Monthly Newsletter

Online Newsletter for Call Center Personnel
Rosanne D'Ausilio, Ph.D. Editor and Publisher
Volume XX, Issue 11

Date: November 1, 2009 - Presenteeism in the Workplace 

If you are unfamiliar with this term “presenteeism” don’t feel bad.  So was I when I first heard it.  According to www.wordspy.com, a website devoted to neologisms (words that have only recently appeared in our language), it is the “feeling that one must show up for work even if one is too sick, stressed, or distracted to be productive; the feeling that one needs to work extra hours even if one has no extra work to do.”

Have you had the experience of going to work when you didn’t feel well and have your boss say, “What a trooper!”?  Or had your employees come to work feeling under the weather and you’ve said to them “What a trooper!”?

Research has shown that it might be better for everyone if you just stayed home in bed instead of providing an example of “presenteeism.”

 There are all sorts of statistics about absenteeism and the associated productivity loss.  However, it’s been suggested that presenteeism may cost you more than absenteeism. 

According to research from the Integrated Benefits Institute in San Francisco, 77% of lost time for the average employee generally comes from presenteeism, with only 23% attributed to absence.  A study by the Cornell Institute for Health and Productivity said that presenteeism may account for as much as 60% of the cost of worker illness.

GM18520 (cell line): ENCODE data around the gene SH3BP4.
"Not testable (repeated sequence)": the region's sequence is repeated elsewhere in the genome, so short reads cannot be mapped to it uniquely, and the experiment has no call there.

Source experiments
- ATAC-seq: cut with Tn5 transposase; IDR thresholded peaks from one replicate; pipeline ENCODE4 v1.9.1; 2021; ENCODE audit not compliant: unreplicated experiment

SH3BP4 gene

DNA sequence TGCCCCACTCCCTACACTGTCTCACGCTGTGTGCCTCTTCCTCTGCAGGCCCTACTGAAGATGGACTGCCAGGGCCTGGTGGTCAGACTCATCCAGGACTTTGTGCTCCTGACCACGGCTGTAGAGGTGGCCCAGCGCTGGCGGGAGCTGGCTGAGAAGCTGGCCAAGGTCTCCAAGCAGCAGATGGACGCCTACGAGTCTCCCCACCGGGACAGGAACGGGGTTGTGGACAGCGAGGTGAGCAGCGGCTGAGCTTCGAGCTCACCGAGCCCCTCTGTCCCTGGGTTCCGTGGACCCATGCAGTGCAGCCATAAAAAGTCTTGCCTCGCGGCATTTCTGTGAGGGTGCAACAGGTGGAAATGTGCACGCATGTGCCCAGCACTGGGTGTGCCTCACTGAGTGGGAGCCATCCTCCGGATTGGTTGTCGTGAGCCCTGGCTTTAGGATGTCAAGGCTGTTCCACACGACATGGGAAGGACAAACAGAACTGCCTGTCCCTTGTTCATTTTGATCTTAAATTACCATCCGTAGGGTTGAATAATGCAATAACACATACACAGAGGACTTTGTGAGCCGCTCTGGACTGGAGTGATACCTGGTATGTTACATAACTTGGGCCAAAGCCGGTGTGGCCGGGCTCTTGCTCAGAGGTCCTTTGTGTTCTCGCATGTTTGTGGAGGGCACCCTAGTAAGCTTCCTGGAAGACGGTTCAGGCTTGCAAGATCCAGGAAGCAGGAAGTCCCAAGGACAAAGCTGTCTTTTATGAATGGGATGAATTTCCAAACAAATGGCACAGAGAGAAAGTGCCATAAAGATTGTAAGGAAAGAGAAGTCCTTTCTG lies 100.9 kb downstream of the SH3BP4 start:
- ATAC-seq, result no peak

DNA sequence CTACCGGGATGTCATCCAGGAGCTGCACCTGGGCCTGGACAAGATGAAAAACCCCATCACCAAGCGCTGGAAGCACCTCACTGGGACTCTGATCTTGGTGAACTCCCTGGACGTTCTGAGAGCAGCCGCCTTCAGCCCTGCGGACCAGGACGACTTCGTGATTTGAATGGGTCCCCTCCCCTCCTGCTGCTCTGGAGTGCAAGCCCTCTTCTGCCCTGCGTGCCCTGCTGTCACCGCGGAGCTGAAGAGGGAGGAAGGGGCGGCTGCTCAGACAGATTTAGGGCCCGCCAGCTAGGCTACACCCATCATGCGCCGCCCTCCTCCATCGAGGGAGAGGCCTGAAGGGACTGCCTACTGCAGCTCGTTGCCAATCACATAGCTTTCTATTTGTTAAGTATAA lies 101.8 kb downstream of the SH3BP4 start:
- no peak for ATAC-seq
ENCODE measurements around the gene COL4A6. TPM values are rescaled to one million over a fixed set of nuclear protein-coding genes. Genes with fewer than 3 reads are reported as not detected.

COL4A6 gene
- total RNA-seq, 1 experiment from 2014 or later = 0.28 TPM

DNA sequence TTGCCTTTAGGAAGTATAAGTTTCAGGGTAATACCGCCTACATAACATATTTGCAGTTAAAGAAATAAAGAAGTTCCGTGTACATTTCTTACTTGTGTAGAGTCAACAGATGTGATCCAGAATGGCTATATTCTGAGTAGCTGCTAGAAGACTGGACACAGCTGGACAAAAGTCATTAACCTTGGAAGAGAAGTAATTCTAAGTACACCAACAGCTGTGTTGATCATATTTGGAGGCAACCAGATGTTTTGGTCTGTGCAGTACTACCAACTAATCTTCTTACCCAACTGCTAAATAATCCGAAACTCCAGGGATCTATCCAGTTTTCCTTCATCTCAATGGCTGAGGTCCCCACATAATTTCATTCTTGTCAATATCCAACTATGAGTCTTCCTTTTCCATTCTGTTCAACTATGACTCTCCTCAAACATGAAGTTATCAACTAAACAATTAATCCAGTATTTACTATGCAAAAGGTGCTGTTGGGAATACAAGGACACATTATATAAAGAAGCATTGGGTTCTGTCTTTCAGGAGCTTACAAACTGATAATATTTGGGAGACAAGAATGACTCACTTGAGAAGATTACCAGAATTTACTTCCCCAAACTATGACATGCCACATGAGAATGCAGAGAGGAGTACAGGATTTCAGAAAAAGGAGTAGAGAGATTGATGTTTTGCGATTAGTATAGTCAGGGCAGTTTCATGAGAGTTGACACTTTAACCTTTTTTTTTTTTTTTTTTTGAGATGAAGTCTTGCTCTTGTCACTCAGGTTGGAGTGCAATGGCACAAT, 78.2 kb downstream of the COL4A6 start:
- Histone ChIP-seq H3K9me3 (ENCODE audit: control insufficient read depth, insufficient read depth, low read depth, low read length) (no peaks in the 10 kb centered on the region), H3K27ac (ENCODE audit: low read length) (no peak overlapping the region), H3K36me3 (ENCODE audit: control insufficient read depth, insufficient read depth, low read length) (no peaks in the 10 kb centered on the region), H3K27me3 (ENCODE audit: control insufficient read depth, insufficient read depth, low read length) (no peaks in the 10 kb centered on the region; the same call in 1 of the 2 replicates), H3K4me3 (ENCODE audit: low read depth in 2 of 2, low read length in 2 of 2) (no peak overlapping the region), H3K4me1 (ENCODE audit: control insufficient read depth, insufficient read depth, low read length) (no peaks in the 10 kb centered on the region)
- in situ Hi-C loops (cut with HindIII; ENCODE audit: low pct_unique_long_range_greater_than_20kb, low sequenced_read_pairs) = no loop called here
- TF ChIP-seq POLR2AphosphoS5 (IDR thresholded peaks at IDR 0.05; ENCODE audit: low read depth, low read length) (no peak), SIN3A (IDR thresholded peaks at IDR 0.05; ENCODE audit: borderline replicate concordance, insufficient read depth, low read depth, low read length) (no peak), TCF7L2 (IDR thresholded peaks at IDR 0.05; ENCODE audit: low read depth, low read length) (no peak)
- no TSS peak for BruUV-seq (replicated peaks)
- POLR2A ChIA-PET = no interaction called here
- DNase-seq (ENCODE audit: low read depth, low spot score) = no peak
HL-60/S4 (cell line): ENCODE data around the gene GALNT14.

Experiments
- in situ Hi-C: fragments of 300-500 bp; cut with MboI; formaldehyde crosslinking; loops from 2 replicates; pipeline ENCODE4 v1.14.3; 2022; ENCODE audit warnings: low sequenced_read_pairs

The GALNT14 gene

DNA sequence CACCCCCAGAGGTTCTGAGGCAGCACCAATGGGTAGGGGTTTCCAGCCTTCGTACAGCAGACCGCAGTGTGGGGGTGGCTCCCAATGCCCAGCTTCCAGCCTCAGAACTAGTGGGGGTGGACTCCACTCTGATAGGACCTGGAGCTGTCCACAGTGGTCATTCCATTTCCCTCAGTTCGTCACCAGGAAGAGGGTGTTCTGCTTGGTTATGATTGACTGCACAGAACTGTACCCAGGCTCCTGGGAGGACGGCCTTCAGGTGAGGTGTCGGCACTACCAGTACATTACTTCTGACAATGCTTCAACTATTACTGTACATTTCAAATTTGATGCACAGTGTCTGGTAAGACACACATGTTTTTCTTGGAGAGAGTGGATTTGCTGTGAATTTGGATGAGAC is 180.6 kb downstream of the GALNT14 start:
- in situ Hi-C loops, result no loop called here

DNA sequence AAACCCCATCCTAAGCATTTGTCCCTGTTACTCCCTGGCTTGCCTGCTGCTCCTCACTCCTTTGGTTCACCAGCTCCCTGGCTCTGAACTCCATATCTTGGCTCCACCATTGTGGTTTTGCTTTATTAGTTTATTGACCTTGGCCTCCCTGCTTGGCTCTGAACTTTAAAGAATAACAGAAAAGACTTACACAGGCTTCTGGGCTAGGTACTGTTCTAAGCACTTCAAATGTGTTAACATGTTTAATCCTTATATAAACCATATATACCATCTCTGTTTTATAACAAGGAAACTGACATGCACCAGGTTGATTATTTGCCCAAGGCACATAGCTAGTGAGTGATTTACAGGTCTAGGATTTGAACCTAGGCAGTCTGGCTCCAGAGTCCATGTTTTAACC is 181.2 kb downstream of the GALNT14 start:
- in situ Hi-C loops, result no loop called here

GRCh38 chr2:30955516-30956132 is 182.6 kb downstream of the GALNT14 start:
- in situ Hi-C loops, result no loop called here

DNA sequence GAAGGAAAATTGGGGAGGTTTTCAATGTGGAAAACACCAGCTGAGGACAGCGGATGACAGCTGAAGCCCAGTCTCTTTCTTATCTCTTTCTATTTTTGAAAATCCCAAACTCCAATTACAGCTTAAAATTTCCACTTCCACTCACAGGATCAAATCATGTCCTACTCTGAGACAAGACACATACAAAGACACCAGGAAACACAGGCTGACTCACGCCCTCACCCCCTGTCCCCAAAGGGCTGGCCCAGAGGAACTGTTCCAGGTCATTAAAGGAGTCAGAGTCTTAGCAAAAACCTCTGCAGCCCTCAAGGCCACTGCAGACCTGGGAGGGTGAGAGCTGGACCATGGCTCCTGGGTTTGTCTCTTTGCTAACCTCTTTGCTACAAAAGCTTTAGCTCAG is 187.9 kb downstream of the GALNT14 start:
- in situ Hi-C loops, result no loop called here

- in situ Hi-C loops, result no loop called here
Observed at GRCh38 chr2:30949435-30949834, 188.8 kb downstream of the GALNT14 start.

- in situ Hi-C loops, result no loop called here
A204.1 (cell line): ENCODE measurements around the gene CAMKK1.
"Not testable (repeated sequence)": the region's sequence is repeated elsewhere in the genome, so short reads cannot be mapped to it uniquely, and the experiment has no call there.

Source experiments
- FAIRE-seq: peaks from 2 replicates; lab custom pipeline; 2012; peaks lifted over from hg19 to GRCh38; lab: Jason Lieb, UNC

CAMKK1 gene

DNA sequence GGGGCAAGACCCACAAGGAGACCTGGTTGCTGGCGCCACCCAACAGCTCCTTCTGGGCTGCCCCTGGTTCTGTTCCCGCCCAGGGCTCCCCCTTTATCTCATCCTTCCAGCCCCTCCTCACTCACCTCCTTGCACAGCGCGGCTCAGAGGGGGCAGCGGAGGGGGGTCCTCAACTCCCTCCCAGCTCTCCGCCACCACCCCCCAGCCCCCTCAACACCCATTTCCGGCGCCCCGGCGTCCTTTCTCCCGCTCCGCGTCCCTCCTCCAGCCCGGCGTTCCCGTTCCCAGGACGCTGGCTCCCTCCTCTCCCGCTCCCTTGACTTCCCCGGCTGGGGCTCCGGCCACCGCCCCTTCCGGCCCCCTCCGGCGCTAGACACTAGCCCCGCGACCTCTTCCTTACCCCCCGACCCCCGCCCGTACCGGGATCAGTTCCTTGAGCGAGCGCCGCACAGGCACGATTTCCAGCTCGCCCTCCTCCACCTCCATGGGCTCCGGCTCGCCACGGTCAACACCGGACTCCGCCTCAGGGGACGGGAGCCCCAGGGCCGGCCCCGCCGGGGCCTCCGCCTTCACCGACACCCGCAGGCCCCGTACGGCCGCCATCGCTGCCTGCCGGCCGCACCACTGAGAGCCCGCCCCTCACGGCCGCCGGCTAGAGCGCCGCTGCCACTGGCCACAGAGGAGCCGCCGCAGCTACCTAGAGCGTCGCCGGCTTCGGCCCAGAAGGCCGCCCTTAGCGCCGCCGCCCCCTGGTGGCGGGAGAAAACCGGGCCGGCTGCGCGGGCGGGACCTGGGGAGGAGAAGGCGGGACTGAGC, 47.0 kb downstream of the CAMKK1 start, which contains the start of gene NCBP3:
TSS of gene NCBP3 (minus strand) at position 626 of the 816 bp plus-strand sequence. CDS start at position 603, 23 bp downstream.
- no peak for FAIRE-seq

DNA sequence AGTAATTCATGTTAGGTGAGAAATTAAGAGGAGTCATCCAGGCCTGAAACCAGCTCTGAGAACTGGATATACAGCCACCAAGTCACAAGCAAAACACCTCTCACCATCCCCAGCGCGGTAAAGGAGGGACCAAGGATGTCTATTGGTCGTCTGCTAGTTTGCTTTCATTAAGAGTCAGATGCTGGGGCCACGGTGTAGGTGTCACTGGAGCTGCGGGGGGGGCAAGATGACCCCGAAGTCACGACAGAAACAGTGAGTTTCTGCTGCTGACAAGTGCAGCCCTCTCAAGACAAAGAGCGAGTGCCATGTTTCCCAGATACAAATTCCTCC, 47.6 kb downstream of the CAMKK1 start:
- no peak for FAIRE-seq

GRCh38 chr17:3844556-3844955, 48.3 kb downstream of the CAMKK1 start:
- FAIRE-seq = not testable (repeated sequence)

In 1999, the Employers Health Coalition of Tampa, Fla. analyzed 17 diseases and found that lost productivity from presenteeism was 7.5 times greater than productivity loss from absenteeism.

 What can you do? 

First, what gets measured gets managed.  If you haven’t done so, begin tracking not only absences, but presenteeism as well.  

How?  One way is to add a question on self-reported presenteeism to existing employee surveys. Also, ask employees to state their reasons for presenteeism

The British government is encouraging employers to require employees to take lunch breaks and annual holidays, and discouraging them from working long hours or taking work home.

 Second, offer flexible working arrangements such as working partly from home at certain times.

 Third, there’s a distinction between absences that are warranted and ones that are not.  There is a negative impact on productivity in both instances, but certainly if your employees are present, you want and expect them to be productive.

In the end, it all comes down to good people management.

To bring presenteeism out into the open and address it effectively, you must realize working people harder is not a sustainable recipe for higher productivity. It is far better to provide healthy working conditions that support people to work smarter.

 

 

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